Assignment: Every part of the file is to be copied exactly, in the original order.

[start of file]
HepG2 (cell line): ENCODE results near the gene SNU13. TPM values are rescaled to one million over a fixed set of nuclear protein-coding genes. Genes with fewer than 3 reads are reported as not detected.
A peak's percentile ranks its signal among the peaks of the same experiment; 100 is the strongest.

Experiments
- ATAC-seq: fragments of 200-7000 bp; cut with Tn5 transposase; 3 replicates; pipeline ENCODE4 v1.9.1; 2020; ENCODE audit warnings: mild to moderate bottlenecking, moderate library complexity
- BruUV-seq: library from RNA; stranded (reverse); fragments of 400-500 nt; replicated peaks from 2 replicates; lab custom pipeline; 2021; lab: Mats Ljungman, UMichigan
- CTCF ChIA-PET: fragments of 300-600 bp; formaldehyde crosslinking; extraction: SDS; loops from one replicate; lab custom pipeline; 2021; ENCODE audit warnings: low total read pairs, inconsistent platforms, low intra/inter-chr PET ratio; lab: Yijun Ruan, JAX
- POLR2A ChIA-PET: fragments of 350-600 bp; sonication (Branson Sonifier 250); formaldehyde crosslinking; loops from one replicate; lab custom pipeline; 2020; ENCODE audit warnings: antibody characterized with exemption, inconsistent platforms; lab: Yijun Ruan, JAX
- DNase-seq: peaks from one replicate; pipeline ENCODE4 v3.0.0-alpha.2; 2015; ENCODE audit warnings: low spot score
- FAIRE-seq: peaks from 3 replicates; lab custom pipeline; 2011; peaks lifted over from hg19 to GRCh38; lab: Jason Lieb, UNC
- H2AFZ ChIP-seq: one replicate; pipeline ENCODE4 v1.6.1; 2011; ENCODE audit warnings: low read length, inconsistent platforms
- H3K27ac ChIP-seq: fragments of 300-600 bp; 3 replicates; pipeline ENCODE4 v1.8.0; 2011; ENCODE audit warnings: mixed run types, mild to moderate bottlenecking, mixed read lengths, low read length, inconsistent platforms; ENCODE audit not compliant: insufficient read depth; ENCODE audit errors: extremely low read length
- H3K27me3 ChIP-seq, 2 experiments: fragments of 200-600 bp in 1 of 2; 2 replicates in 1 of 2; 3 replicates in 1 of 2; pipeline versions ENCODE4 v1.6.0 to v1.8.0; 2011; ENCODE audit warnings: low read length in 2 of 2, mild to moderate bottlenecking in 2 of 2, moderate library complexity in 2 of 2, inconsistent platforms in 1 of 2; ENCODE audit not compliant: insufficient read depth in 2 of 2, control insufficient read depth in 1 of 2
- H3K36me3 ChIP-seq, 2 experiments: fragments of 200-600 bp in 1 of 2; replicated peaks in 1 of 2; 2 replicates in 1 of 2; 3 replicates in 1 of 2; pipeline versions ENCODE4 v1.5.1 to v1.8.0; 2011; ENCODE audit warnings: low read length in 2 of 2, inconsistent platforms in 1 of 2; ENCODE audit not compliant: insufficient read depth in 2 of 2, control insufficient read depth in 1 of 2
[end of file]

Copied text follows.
HepG2 (cell line): ENCODE results near the gene SNU13. TPM values are rescaled to one million over a fixed set of nuclear protein-coding genes. Genes with fewer than 3 reads are reported as not detected.
A peak's percentile ranks its signal among the peaks of the same experiment; 100 is the strongest.

Experiments
- ATAC-seq: fragments of 200-7000 bp; cut with Tn5 transposase; 3 replicates; pipeline ENCODE4 v1.9.1; 2020; ENCODE audit warnings: mild to moderate bottlenecking, moderate library complexity
- BruUV-seq: library from RNA; stranded (reverse); fragments of 400-500 nt; replicated peaks from 2 replicates; lab custom pipeline; 2021; lab: Mats Ljungman, UMichigan
- CTCF ChIA-PET: fragments of 300-600 bp; formaldehyde crosslinking; extraction: SDS; loops from one replicate; lab custom pipeline; 2021; ENCODE audit warnings: low total read pairs, inconsistent platforms, low intra/inter-chr PET ratio; lab: Yijun Ruan, JAX
- POLR2A ChIA-PET: fragments of 350-600 bp; sonication (Branson Sonifier 250); formaldehyde crosslinking; loops from one replicate; lab custom pipeline; 2020; ENCODE audit warnings: antibody characterized with exemption, inconsistent platforms; lab: Yijun Ruan, JAX
- DNase-seq: peaks from one replicate; pipeline ENCODE4 v3.0.0-alpha.2; 2015; ENCODE audit warnings: low spot score
- FAIRE-seq: peaks from 3 replicates; lab custom pipeline; 2011; peaks lifted over from hg19 to GRCh38; lab: Jason Lieb, UNC
- H2AFZ ChIP-seq: one replicate; pipeline ENCODE4 v1.6.1; 2011; ENCODE audit warnings: low read length, inconsistent platforms
- H3K27ac ChIP-seq: fragments of 300-600 bp; 3 replicates; pipeline ENCODE4 v1.8.0; 2011; ENCODE audit warnings: mixed run types, mild to moderate bottlenecking, mixed read lengths, low read length, inconsistent platforms; ENCODE audit not compliant: insufficient read depth; ENCODE audit errors: extremely low read length
- H3K27me3 ChIP-seq, 2 experiments: fragments of 200-600 bp in 1 of 2; 2 replicates in 1 of 2; 3 replicates in 1 of 2; pipeline versions ENCODE4 v1.6.0 to v1.8.0; 2011; ENCODE audit warnings: low read length in 2 of 2, mild to moderate bottlenecking in 2 of 2, moderate library complexity in 2 of 2, inconsistent platforms in 1 of 2; ENCODE audit not compliant: insufficient read depth in 2 of 2, control insufficient read depth in 1 of 2
- H3K36me3 ChIP-seq, 2 experiments: fragments of 200-600 bp in 1 of 2; replicated peaks in 1 of 2; 2 replicates in 1 of 2; 3 replicates in 1 of 2; pipeline versions ENCODE4 v1.5.1 to v1.8.0; 2011; ENCODE audit warnings: low read length in 2 of 2, inconsistent platforms in 1 of 2; ENCODE audit not compliant: insufficient read depth in 2 of 2, control insufficient read depth in 1 of 2